Can I Use My Mobile Phone on My Trip Overseas?

page 48 lower rightWhile there are plenty of travelers who enjoy using a vacation as a chance to unplug and go offline for awhile, for many others, staying in touch is essential.

Whether or not you can use your own mobile phone when you travel depends on a number of factors. It depends on what kind of phone you have, who your cellular carrier is, and where you’re planning to travel. Many cell phones by AT&T, Sprint, T-Mobile and Verizon will work just find abroad. Still others will work, but only if you switch out your SIM card for a European model.

If being in touch by phone is important to you while you travel, you’ll likely have a few different choices for what to do. Here are a few options:

  • Bring your phone and pay roaming charges

If you’ve done the research and know your phone will work in your travel destination, you can always just bring it with you and pay the roaming charges. Be sure to check with your phone company before you leave to find out what those charges will be—depending on where you travel, you may end up paying $2 per minute and 50 cents or more per text message. This could be a good option if you don’t plan on spending much time on the phone and simply want to have it there as a backup.

Tip: If you do travel abroad with your phone, and you have a smartphone, remember that calls and texts aren’t the only thing you could get charged for! Data charges can be whoppers, so be sure to adjust your phone settings so it’s not leeching data charges the whole time you’re away.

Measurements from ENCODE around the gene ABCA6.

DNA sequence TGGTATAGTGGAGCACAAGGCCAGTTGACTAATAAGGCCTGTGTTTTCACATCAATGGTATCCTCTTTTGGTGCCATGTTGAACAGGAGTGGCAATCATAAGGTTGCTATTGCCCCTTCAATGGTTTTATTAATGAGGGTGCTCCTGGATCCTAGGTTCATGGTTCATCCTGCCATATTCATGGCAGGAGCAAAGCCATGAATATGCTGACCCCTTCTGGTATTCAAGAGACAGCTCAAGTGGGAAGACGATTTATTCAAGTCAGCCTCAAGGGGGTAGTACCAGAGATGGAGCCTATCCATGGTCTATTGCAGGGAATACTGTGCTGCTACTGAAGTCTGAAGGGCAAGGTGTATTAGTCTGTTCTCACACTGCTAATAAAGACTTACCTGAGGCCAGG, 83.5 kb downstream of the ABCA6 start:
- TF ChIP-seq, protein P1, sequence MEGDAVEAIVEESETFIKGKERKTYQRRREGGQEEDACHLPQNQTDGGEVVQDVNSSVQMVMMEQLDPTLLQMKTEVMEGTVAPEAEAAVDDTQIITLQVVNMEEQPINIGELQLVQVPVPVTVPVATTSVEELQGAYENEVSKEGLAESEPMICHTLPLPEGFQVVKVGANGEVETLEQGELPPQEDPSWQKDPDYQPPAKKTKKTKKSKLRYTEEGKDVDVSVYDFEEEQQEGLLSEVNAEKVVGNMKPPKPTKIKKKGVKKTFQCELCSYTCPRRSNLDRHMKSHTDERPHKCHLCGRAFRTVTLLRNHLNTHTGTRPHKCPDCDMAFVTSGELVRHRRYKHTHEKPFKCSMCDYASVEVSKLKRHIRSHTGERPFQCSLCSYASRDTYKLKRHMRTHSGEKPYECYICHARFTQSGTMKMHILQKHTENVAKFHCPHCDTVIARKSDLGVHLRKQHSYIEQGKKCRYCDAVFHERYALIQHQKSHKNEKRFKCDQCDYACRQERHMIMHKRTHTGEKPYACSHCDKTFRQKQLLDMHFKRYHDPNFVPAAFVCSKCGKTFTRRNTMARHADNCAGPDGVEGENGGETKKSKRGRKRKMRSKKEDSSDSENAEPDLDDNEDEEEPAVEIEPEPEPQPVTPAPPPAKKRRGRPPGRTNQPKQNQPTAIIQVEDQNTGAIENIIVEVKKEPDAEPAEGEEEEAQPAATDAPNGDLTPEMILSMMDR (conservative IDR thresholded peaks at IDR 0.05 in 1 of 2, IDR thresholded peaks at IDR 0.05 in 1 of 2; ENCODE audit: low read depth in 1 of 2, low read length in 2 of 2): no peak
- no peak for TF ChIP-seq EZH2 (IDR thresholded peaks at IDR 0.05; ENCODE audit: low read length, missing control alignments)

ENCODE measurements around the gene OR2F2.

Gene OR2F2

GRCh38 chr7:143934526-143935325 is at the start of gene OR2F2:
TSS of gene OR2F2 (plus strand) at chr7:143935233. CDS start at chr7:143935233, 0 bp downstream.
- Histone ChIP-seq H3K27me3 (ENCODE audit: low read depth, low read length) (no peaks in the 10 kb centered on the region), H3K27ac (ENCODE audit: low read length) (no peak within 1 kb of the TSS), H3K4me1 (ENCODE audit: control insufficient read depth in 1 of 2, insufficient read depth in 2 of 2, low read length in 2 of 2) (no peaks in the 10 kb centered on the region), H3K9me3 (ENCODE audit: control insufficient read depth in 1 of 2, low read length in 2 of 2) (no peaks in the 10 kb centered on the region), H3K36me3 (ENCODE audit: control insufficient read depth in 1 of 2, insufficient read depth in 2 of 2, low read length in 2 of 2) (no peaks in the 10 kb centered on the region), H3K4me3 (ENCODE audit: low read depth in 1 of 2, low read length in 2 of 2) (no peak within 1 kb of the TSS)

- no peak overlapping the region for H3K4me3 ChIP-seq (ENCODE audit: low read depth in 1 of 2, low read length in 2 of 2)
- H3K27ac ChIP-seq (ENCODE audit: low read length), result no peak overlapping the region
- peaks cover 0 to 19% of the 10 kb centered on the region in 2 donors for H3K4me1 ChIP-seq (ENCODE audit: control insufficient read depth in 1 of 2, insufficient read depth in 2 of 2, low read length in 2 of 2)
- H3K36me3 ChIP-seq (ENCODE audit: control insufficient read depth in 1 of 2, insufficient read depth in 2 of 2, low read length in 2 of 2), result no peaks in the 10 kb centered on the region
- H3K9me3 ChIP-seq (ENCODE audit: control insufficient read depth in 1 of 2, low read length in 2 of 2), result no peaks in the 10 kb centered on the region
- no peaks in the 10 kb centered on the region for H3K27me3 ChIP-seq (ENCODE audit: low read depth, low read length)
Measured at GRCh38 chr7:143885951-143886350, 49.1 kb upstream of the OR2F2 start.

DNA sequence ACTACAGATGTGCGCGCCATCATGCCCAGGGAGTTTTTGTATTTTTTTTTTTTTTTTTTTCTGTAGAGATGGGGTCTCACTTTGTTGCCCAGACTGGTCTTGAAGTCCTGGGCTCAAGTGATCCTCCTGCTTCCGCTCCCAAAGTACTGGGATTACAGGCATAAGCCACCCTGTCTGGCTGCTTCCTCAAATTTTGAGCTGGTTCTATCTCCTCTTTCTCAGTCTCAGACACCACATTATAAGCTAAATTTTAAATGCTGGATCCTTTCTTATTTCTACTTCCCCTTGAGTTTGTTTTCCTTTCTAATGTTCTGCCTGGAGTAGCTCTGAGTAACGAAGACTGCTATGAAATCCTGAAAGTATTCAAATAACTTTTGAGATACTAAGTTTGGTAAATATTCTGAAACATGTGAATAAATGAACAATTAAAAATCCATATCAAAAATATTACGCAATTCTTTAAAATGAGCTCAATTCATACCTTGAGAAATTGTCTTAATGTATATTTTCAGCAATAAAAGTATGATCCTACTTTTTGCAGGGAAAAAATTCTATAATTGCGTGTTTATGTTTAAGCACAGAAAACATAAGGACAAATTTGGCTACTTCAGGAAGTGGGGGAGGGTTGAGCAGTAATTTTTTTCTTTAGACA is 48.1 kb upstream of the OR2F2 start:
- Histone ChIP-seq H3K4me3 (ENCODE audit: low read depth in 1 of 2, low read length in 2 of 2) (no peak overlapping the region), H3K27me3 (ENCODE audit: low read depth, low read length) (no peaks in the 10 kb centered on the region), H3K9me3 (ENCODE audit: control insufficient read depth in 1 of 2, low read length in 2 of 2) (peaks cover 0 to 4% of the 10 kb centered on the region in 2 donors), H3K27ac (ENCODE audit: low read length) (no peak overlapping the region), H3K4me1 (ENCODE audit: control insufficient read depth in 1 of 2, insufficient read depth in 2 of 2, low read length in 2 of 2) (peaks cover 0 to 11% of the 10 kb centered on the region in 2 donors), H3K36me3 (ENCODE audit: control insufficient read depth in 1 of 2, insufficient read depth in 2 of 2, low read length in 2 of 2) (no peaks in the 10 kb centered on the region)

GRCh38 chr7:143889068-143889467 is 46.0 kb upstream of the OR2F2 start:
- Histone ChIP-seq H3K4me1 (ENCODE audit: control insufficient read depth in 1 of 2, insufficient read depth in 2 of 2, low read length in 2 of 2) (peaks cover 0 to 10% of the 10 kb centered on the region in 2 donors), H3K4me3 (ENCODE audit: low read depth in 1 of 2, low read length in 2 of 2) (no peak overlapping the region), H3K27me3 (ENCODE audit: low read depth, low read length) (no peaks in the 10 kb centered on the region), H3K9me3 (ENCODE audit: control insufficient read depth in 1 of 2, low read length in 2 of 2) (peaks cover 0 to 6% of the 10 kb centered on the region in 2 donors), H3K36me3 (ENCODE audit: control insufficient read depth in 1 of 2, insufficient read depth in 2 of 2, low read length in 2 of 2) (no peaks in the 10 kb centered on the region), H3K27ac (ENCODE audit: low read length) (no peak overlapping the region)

If you plan on traveling for less than 21 days, the Verizon Global Travel Program is an ideal solution. You’ll have access to all of your contacts, your phone number and voice mail will travel with you, and you’ll have voice and data options in more than 200 countries. If you’re already a Verizon customer, you won’t get any separate bills—the travel program simply bills to your regular account.

  • Buy a SIM card at your destination

This is especially easy if you’re traveling to Europe. As long as your phone is unlocked—and even if you have an infamously locked iPhone (if you do want to travel with an iPhone, you may want to read this Mac World article), it’s likely that if you call and ask, your carrier will unlock it for you if it’s an older model—you can often buy a SIM card abroad. They often come pre-paid with a phone number and credit for calls.